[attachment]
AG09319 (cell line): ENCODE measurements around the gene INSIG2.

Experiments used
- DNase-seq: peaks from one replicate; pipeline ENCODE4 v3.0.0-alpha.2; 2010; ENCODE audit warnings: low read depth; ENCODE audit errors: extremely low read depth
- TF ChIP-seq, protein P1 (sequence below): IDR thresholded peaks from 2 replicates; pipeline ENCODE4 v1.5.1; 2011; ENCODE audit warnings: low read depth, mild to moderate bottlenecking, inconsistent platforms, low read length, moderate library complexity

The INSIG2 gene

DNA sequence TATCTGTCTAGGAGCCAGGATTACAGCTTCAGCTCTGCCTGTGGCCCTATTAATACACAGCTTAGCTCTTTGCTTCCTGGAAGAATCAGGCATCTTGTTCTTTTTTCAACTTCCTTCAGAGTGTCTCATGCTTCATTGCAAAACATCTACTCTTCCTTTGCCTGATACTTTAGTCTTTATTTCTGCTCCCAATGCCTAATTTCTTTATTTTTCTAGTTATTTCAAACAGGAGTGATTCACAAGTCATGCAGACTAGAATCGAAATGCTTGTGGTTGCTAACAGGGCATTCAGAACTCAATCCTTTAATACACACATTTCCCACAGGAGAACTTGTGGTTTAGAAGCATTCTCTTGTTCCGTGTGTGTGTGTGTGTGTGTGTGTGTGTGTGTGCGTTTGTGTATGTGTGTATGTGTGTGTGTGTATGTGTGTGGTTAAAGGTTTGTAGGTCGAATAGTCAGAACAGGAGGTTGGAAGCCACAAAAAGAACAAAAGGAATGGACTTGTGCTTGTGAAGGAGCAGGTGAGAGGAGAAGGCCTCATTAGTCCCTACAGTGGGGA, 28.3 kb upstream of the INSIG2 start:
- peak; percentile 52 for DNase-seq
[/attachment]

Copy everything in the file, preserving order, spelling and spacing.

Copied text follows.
AG09319 (cell line): ENCODE measurements around the gene INSIG2.

Experiments used
- DNase-seq: peaks from one replicate; pipeline ENCODE4 v3.0.0-alpha.2; 2010; ENCODE audit warnings: low read depth; ENCODE audit errors: extremely low read depth
- TF ChIP-seq, protein P1 (sequence below): IDR thresholded peaks from 2 replicates; pipeline ENCODE4 v1.5.1; 2011; ENCODE audit warnings: low read depth, mild to moderate bottlenecking, inconsistent platforms, low read length, moderate library complexity

The INSIG2 gene

DNA sequence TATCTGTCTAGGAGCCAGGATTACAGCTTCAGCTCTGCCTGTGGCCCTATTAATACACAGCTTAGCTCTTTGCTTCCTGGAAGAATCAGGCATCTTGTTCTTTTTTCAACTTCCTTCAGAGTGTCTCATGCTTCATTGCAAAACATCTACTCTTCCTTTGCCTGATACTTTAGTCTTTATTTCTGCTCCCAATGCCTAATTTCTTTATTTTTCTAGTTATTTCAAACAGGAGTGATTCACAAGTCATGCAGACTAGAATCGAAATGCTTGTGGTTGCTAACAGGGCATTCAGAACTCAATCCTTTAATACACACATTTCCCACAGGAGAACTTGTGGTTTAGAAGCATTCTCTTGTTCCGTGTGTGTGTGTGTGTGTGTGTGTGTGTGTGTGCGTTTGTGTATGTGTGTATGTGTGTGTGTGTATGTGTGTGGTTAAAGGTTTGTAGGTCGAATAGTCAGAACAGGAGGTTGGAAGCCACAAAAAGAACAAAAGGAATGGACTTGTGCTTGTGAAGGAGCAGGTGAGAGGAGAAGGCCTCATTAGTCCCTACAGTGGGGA, 28.3 kb upstream of the INSIG2 start:
- peak; percentile 52 for DNase-seq